Visit Reaching Out Arts & Crafts, which employs people with disabilities, and watch artisans tapping brass rims onto ceramic cups and embroidering napkins. In the showroom, you can browse beautifully designed ceramic cups, teapots, and place settings, including a bowl with a small hole on the side for resting chopsticks across the top. The social enterprise offers workshops on craft making and meditating over tea. It also runs the nearby Reaching Out Teahouse.

Hoi An has an astounding 600 tailor shops, and you can’t go wrong having an outfit made at Yaly Couture. You can also watch workers make traditional ao dai at the Yaly boutique. Check out the town’s signature lanterns at Huynh Van Ba’s lantern-making shop, and take a class to make your own lantern. You can also admire art photography and traditional costumes at the Precious Heritage Museum in the French Quarter on the eastern edge of Ancient Town.

Kim Bong Carpentry Village

Located about two miles south of Ancient Town over the bridge on Cam Kim Island, the village is home to craftspeople renowned for their boats, furniture, and intricate carvings for pagodas in Hoi An and the former imperial city of Hue. Huynh Suong, a 14th-generation woodworker, helps run the family’s Huynh Ri carpentry workshop, where you can marvel at the bamboo bird cages he has built into the twisting roots of teak and mahogany trees.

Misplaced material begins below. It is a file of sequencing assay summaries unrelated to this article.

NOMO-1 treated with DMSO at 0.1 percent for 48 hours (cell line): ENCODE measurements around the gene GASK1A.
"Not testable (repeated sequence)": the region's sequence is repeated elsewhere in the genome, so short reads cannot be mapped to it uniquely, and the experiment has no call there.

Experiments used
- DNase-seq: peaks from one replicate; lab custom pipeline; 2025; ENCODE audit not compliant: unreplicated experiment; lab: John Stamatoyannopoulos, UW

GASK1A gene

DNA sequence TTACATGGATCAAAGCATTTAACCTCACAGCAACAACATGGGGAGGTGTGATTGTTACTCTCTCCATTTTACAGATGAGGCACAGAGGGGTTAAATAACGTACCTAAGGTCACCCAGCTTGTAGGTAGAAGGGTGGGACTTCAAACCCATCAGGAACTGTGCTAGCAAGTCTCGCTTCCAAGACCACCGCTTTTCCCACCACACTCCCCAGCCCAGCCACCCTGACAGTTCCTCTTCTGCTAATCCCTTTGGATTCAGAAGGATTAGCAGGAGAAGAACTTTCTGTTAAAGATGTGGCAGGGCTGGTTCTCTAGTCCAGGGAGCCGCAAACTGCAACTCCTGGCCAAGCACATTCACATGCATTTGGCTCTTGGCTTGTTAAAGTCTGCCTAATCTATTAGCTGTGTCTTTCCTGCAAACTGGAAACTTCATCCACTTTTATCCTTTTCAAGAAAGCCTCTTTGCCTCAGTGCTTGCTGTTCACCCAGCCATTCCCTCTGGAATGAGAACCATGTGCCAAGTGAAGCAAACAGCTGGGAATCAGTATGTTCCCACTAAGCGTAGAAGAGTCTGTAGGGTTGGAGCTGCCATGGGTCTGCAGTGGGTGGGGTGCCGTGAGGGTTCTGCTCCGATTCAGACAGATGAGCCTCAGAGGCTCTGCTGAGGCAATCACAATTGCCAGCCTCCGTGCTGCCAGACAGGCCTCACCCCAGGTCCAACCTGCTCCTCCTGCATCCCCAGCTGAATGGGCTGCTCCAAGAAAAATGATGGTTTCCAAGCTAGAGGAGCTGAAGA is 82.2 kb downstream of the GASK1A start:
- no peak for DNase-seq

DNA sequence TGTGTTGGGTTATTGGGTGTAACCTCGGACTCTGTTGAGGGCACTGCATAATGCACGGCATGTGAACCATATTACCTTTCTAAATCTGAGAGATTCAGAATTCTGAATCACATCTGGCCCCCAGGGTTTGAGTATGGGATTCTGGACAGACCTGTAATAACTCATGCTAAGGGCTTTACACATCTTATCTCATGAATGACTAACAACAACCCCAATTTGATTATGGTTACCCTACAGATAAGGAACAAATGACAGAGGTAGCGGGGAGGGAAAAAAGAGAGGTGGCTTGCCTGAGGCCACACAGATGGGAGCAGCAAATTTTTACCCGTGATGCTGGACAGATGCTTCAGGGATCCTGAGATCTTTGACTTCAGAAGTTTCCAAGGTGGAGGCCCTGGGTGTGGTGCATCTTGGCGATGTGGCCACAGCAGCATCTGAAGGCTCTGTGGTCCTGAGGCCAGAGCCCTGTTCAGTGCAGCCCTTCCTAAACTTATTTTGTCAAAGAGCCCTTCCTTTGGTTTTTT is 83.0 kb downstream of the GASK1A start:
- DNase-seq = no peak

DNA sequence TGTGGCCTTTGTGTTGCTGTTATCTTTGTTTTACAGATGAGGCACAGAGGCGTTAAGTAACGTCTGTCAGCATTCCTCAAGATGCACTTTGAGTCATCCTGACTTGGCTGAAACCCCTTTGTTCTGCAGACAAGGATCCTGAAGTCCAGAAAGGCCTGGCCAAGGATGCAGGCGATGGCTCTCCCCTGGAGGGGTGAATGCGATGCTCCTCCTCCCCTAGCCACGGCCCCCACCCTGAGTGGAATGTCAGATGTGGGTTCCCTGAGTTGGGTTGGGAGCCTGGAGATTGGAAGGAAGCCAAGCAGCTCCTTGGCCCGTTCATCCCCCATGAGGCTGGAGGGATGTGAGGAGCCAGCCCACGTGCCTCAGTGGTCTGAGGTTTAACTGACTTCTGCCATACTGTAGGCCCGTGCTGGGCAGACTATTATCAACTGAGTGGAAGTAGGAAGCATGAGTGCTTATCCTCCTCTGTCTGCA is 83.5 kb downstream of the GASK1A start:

If he’s not busy, Suong will give you a ride on his motorbike to see Do Sung, one the few artisans still making Hoi An’s bamboo basket boats. The workshop is at his house; there is no address, but find Cafe 78 - Co Lieu on Google maps, and it’s just a few houses east. You can also see the boats in action on the picturesque Hidden Beach several miles northeast on the seaside, where fishermen paddle out to sea just before sunset.

Hoi An Impression Theme Park

To experience the city via a musical extravaganza, hike over a footbridge to Hoi An Impression Theme Park in the middle of the river, with a 3,300-seat amphitheater overlooking a replica of the Ancient Town waterfront. A cast of about 500, including scores in ao dai and illuminated conical hats, tells the story of the port’s evolution each night.